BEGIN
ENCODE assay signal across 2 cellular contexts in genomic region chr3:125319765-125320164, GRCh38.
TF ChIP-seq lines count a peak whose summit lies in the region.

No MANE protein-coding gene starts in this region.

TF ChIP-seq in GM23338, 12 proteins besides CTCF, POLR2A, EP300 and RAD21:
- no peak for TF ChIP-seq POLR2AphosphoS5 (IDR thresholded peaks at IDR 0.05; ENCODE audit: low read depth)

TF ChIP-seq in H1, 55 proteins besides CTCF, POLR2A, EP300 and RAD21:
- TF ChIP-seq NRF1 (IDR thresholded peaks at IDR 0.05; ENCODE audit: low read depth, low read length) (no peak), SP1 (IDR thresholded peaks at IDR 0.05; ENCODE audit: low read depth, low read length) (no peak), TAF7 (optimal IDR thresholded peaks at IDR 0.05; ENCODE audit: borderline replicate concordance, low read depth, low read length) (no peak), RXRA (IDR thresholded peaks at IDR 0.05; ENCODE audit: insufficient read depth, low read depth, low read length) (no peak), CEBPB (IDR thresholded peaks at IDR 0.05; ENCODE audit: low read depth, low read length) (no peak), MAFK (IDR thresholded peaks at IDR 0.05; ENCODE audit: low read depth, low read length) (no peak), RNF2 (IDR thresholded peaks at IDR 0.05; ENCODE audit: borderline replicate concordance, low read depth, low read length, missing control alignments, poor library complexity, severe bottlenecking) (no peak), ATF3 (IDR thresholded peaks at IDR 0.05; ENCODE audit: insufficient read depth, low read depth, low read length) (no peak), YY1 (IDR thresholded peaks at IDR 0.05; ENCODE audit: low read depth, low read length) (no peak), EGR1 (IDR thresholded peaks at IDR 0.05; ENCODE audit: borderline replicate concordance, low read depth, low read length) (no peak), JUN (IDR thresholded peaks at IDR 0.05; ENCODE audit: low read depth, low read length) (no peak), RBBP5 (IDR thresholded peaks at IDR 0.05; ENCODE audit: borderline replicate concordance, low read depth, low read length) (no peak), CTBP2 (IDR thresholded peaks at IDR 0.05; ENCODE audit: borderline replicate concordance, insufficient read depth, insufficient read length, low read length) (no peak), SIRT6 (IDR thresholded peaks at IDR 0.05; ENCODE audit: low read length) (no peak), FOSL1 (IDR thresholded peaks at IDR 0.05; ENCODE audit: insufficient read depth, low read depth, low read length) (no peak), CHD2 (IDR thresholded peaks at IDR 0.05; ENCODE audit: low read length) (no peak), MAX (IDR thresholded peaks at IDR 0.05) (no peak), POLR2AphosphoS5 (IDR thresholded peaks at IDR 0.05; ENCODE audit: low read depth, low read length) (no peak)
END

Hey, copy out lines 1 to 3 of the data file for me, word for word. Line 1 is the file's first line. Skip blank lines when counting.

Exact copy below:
ENCODE assay signal across 2 cellular contexts in genomic region chr3:125319765-125320164, GRCh38.
TF ChIP-seq lines count a peak whose summit lies in the region.

No MANE protein-coding gene starts in this region.